Numerous people are nuanced when talking about education for the youth in America. There is nothing wrong with wanting the best for children getting a good education. Reality of economics is often ignored when debating education by those either in the profession or sitting in local/state/federal government. Multiple school districts across America are facing horrendous financial situations due to terrible contract negogiations with teacher unions, unreasonable spending habits and mismanaged overall budget assumptions by local governments.
IllinoisPolicy.com shows how one of the biggest school districts just learned the harsh reality in its attempts to fund the schools. I suggest reading the link as it has another chart in how much CPS debt has grown. Below are a few snippets:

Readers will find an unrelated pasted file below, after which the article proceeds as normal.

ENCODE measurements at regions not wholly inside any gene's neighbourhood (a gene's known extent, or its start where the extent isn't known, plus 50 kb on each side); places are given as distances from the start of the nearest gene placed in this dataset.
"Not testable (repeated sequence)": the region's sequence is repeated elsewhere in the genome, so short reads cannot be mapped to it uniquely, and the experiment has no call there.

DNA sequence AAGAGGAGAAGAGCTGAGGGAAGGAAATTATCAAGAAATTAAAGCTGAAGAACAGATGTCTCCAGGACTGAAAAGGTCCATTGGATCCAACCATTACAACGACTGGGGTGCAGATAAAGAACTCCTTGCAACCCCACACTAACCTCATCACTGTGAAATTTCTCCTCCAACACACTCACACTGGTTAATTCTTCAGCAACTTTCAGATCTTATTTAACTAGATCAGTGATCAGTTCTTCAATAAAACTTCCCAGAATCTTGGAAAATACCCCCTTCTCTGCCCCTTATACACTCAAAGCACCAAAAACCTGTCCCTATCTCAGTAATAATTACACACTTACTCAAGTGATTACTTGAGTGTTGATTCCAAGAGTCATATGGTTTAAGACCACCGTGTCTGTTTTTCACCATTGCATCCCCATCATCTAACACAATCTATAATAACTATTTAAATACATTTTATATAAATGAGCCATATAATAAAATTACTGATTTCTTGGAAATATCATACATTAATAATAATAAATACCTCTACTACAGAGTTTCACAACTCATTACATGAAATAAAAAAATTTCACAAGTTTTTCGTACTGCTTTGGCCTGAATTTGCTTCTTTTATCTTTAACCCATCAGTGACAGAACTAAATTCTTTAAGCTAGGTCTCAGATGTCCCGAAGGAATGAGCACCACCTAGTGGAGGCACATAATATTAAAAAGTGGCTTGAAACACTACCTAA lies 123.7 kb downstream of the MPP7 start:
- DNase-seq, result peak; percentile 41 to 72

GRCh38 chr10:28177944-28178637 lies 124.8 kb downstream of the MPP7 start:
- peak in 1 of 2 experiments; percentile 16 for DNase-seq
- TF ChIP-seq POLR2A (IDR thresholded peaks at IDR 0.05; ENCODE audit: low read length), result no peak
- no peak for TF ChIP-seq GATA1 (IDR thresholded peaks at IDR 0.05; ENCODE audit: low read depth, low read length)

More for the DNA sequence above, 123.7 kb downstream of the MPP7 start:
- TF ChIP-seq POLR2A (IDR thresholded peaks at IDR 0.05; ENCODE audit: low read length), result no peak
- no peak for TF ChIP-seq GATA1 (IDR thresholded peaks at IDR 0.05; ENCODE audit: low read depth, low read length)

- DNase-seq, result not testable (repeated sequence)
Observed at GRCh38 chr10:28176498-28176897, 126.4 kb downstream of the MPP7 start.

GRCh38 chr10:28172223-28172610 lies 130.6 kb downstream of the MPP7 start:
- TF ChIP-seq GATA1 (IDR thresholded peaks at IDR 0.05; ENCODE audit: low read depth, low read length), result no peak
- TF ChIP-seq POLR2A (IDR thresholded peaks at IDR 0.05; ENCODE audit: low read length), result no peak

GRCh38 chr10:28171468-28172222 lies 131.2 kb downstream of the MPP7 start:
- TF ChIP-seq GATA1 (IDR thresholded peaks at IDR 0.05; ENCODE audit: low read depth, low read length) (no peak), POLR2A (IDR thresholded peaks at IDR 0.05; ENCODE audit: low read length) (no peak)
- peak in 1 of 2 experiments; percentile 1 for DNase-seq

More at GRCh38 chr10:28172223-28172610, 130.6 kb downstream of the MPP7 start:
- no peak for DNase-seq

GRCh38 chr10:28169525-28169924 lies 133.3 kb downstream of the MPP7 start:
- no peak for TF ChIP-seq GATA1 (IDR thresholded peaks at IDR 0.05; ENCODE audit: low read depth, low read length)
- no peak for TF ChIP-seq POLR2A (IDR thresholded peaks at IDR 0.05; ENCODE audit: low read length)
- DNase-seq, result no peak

Chicago Public Schools, or CPS, needs to issue $875 million in long-term bonds to help the district avoid bankruptcy – but on Jan. 27, the school district backed out of the planned sale. The district announced that it has postponed the bond sale and will assess the situation on a day-to-day basis.
The failure to issue the bonds means the district has to postpone the refinancing of several debts.According to CPS, $340 million of the total borrowings will be dedicated to refinancing old debt, and nearly $90 million will go toward paying off other short-term loans. The district plans to use nearly $400 million to pay for capital projects.
Pressure on CPS’ finances has already led to multiple credit downgrades, pushing the school district deep into “junk bond” status. Moody’s Investors Service, Standard & Poor’s Ratings Services and Fitch Ratings have all recently downgraded the district’s $6 billion debt to four steps below investment grade.
CPS’ poor credit rating means the city will pay a penalty interest rate over and above what government entities with good credit ratings pay – not unlike the punishing interest rates that people with poor credit scores are forced to pay.